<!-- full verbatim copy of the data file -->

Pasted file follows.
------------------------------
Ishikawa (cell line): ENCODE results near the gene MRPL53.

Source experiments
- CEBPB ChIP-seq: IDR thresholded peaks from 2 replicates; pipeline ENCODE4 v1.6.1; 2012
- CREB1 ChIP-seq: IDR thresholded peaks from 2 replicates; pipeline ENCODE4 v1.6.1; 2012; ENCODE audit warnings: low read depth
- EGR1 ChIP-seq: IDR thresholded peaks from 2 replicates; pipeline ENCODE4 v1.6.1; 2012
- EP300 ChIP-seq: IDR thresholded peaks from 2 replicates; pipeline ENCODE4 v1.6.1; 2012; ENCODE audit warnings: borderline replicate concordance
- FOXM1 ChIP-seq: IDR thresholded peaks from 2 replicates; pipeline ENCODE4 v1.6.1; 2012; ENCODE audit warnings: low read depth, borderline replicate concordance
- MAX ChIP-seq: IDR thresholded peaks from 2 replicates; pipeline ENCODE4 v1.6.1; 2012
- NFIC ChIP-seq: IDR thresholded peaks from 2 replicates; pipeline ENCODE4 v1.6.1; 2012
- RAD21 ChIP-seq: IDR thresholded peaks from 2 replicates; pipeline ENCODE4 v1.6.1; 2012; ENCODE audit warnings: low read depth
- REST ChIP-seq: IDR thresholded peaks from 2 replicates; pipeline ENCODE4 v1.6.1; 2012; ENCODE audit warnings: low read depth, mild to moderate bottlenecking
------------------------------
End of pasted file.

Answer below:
Ishikawa (cell line): ENCODE results near the gene MRPL53.

Source experiments
- CEBPB ChIP-seq: IDR thresholded peaks from 2 replicates; pipeline ENCODE4 v1.6.1; 2012
- CREB1 ChIP-seq: IDR thresholded peaks from 2 replicates; pipeline ENCODE4 v1.6.1; 2012; ENCODE audit warnings: low read depth
- EGR1 ChIP-seq: IDR thresholded peaks from 2 replicates; pipeline ENCODE4 v1.6.1; 2012
- EP300 ChIP-seq: IDR thresholded peaks from 2 replicates; pipeline ENCODE4 v1.6.1; 2012; ENCODE audit warnings: borderline replicate concordance
- FOXM1 ChIP-seq: IDR thresholded peaks from 2 replicates; pipeline ENCODE4 v1.6.1; 2012; ENCODE audit warnings: low read depth, borderline replicate concordance
- MAX ChIP-seq: IDR thresholded peaks from 2 replicates; pipeline ENCODE4 v1.6.1; 2012
- NFIC ChIP-seq: IDR thresholded peaks from 2 replicates; pipeline ENCODE4 v1.6.1; 2012
- RAD21 ChIP-seq: IDR thresholded peaks from 2 replicates; pipeline ENCODE4 v1.6.1; 2012; ENCODE audit warnings: low read depth
- REST ChIP-seq: IDR thresholded peaks from 2 replicates; pipeline ENCODE4 v1.6.1; 2012; ENCODE audit warnings: low read depth, mild to moderate bottlenecking